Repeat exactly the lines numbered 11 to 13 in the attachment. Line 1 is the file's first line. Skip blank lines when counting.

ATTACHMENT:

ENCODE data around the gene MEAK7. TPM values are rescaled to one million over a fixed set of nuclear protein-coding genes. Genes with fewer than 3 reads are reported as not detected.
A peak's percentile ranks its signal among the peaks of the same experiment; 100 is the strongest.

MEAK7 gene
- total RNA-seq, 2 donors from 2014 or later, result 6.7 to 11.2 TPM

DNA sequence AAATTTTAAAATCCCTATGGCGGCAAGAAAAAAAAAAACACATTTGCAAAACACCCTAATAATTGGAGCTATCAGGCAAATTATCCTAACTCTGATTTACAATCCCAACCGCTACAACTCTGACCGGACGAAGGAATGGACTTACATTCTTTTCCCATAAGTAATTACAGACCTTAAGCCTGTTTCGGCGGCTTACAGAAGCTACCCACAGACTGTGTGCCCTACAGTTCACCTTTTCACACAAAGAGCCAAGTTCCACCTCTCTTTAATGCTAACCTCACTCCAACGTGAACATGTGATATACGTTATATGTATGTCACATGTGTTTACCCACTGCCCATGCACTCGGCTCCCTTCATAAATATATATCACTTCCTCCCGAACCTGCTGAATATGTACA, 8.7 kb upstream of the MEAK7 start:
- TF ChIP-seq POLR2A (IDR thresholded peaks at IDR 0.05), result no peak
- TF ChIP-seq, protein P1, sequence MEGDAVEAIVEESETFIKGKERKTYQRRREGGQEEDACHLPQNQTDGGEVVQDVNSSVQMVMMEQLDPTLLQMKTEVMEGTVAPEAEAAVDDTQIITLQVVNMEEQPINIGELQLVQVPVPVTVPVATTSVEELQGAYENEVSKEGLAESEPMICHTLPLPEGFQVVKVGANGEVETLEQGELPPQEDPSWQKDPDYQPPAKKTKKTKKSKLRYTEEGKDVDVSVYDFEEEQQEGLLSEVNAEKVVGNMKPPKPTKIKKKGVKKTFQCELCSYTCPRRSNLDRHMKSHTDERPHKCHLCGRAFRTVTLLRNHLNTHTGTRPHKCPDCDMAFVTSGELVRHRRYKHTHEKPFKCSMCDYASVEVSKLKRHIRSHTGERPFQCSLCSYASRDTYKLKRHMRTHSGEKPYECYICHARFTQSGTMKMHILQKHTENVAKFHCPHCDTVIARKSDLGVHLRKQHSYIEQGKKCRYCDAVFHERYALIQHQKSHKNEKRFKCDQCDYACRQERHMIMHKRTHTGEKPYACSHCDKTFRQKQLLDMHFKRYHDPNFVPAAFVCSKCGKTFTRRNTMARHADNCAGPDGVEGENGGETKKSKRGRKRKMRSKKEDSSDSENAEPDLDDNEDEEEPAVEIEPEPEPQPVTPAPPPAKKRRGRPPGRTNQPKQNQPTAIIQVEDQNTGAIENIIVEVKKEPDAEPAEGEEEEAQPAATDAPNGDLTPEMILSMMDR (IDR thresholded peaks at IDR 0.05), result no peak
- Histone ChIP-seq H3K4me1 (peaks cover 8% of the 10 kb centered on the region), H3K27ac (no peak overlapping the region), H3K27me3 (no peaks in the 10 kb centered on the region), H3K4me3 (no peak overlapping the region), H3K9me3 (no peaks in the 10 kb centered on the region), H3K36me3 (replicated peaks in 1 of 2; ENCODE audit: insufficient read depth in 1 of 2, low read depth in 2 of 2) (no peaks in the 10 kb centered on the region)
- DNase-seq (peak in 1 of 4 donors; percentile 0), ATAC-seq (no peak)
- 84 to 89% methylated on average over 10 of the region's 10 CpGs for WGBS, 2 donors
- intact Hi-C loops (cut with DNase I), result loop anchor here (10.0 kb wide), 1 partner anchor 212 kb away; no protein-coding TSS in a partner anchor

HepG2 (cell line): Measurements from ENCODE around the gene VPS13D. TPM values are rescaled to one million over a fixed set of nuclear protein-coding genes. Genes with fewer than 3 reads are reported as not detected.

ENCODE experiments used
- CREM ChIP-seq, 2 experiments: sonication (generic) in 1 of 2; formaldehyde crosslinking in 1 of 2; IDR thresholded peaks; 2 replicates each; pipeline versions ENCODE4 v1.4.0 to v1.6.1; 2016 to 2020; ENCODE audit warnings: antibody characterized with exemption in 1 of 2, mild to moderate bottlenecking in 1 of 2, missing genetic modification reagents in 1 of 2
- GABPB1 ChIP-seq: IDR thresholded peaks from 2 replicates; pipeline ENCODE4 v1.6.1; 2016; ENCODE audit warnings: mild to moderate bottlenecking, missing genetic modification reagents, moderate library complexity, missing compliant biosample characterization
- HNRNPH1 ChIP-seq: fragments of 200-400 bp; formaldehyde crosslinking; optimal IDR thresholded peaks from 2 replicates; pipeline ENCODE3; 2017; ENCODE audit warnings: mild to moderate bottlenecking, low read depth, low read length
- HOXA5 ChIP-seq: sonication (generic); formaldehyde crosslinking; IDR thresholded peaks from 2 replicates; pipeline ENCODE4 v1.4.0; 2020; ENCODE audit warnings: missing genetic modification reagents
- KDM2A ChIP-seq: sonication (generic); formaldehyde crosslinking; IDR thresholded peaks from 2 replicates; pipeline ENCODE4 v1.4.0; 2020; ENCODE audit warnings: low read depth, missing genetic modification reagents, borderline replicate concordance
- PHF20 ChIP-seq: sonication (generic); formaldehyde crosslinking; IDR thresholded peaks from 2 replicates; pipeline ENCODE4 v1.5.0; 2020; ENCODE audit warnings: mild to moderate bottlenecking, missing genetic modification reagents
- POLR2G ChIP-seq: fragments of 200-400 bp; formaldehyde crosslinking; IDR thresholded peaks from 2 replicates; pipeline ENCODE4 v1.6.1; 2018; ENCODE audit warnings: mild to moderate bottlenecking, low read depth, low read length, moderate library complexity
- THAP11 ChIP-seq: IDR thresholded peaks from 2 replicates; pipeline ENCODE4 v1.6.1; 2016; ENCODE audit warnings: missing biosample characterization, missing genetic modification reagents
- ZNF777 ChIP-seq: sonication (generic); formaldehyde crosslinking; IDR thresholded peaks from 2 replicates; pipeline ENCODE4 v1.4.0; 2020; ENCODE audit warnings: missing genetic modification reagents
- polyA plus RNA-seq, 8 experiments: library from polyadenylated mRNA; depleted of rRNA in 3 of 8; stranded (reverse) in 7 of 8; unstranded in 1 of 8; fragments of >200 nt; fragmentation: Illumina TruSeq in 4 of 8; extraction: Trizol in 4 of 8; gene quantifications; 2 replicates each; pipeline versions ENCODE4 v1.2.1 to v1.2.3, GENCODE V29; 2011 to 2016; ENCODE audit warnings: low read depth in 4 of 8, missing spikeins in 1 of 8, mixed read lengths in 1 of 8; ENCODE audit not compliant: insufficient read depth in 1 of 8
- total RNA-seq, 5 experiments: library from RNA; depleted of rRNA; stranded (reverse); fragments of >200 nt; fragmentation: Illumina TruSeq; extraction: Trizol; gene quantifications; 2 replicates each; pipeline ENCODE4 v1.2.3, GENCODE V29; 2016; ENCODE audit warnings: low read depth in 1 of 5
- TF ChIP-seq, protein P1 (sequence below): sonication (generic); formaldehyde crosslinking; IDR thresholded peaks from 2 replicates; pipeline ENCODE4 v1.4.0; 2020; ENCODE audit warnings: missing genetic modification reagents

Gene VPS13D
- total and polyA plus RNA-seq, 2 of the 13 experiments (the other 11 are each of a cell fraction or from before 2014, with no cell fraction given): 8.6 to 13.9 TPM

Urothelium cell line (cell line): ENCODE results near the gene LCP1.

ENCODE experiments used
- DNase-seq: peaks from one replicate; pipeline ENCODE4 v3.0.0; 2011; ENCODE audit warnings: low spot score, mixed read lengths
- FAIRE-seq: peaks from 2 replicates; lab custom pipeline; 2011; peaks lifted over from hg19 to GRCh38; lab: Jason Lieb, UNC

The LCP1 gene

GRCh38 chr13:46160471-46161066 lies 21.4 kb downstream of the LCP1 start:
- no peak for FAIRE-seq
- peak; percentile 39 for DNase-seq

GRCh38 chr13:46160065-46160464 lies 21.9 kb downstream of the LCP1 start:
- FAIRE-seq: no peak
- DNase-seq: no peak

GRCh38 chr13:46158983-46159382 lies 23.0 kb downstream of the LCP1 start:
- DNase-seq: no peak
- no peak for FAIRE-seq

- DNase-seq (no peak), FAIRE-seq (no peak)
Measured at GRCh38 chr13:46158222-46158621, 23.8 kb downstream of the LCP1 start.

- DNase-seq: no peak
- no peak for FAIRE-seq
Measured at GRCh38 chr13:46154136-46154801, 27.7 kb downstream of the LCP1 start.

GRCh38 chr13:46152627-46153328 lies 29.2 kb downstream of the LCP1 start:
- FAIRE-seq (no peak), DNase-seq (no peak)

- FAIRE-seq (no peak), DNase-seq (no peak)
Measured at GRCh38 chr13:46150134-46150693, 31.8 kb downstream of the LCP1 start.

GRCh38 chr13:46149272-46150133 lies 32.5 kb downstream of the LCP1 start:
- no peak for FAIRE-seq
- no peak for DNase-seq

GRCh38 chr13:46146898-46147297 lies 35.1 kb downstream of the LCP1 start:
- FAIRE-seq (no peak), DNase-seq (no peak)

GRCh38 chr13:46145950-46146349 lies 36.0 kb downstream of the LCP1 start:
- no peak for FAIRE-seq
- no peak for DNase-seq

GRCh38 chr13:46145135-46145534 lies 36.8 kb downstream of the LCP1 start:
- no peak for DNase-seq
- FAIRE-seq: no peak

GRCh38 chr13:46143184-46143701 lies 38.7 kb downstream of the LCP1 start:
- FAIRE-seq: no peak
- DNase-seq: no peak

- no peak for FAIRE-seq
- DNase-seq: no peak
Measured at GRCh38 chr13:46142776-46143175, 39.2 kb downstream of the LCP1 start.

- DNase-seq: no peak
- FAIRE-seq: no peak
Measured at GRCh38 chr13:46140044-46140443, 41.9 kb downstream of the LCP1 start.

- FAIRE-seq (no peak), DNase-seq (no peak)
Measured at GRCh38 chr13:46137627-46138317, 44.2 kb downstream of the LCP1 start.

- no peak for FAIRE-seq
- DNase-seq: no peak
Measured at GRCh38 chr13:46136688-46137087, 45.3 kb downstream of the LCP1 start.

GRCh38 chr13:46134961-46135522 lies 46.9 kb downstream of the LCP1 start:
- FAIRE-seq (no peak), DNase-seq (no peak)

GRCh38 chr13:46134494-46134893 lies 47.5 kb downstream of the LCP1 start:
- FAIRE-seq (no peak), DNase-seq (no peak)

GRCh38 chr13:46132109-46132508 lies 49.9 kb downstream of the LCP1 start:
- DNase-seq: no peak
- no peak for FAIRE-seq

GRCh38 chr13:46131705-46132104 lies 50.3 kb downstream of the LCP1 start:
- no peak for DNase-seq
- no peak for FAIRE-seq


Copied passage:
- intact Hi-C loops (cut with DNase I), result loop anchor here (10.0 kb wide), 1 partner anchor 212 kb away; no protein-coding TSS in a partner anchor

HepG2 (cell line): Measurements from ENCODE around the gene VPS13D. TPM values are rescaled to one million over a fixed set of nuclear protein-coding genes. Genes with fewer than 3 reads are reported as not detected.

ENCODE experiments used